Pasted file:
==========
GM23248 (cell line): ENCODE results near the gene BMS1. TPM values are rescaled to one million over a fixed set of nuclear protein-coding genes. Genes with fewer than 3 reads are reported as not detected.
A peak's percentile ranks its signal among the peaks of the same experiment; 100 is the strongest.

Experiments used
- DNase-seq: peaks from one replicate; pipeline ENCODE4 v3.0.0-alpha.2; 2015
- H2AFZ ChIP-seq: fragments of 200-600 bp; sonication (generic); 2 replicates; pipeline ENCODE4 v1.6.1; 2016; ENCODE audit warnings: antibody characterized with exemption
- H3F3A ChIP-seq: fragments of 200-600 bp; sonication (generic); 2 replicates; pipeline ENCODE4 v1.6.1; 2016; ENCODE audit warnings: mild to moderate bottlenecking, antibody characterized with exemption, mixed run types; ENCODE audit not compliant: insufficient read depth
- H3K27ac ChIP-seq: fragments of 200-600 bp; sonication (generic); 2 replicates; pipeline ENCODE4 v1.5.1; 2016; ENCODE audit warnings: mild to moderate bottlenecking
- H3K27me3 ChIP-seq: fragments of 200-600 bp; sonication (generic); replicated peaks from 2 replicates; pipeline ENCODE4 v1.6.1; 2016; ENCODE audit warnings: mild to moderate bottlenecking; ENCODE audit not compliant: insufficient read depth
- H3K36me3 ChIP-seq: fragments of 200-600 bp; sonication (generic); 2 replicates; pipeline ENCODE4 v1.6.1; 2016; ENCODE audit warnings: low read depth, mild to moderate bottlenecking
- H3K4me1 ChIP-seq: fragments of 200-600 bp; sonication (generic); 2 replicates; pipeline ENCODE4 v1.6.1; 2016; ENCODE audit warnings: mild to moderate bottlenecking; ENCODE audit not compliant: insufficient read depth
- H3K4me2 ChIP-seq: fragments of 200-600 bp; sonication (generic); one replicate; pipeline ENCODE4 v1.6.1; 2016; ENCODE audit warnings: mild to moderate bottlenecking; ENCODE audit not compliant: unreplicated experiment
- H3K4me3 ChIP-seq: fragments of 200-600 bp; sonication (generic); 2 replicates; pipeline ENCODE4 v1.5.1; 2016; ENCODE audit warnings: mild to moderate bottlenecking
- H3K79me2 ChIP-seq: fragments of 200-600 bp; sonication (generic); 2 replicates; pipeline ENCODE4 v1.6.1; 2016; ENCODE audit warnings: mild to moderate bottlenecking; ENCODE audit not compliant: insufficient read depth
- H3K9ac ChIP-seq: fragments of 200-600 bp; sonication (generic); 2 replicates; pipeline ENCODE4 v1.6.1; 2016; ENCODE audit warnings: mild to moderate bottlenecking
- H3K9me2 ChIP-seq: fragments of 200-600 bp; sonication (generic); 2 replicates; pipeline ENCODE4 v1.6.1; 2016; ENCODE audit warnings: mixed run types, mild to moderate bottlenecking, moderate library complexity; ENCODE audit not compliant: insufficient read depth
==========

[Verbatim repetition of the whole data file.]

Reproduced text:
GM23248 (cell line): ENCODE results near the gene BMS1. TPM values are rescaled to one million over a fixed set of nuclear protein-coding genes. Genes with fewer than 3 reads are reported as not detected.
A peak's percentile ranks its signal among the peaks of the same experiment; 100 is the strongest.

Experiments used
- DNase-seq: peaks from one replicate; pipeline ENCODE4 v3.0.0-alpha.2; 2015
- H2AFZ ChIP-seq: fragments of 200-600 bp; sonication (generic); 2 replicates; pipeline ENCODE4 v1.6.1; 2016; ENCODE audit warnings: antibody characterized with exemption
- H3F3A ChIP-seq: fragments of 200-600 bp; sonication (generic); 2 replicates; pipeline ENCODE4 v1.6.1; 2016; ENCODE audit warnings: mild to moderate bottlenecking, antibody characterized with exemption, mixed run types; ENCODE audit not compliant: insufficient read depth
- H3K27ac ChIP-seq: fragments of 200-600 bp; sonication (generic); 2 replicates; pipeline ENCODE4 v1.5.1; 2016; ENCODE audit warnings: mild to moderate bottlenecking
- H3K27me3 ChIP-seq: fragments of 200-600 bp; sonication (generic); replicated peaks from 2 replicates; pipeline ENCODE4 v1.6.1; 2016; ENCODE audit warnings: mild to moderate bottlenecking; ENCODE audit not compliant: insufficient read depth
- H3K36me3 ChIP-seq: fragments of 200-600 bp; sonication (generic); 2 replicates; pipeline ENCODE4 v1.6.1; 2016; ENCODE audit warnings: low read depth, mild to moderate bottlenecking
- H3K4me1 ChIP-seq: fragments of 200-600 bp; sonication (generic); 2 replicates; pipeline ENCODE4 v1.6.1; 2016; ENCODE audit warnings: mild to moderate bottlenecking; ENCODE audit not compliant: insufficient read depth
- H3K4me2 ChIP-seq: fragments of 200-600 bp; sonication (generic); one replicate; pipeline ENCODE4 v1.6.1; 2016; ENCODE audit warnings: mild to moderate bottlenecking; ENCODE audit not compliant: unreplicated experiment
- H3K4me3 ChIP-seq: fragments of 200-600 bp; sonication (generic); 2 replicates; pipeline ENCODE4 v1.5.1; 2016; ENCODE audit warnings: mild to moderate bottlenecking
- H3K79me2 ChIP-seq: fragments of 200-600 bp; sonication (generic); 2 replicates; pipeline ENCODE4 v1.6.1; 2016; ENCODE audit warnings: mild to moderate bottlenecking; ENCODE audit not compliant: insufficient read depth
- H3K9ac ChIP-seq: fragments of 200-600 bp; sonication (generic); 2 replicates; pipeline ENCODE4 v1.6.1; 2016; ENCODE audit warnings: mild to moderate bottlenecking
- H3K9me2 ChIP-seq: fragments of 200-600 bp; sonication (generic); 2 replicates; pipeline ENCODE4 v1.6.1; 2016; ENCODE audit warnings: mixed run types, mild to moderate bottlenecking, moderate library complexity; ENCODE audit not compliant: insufficient read depth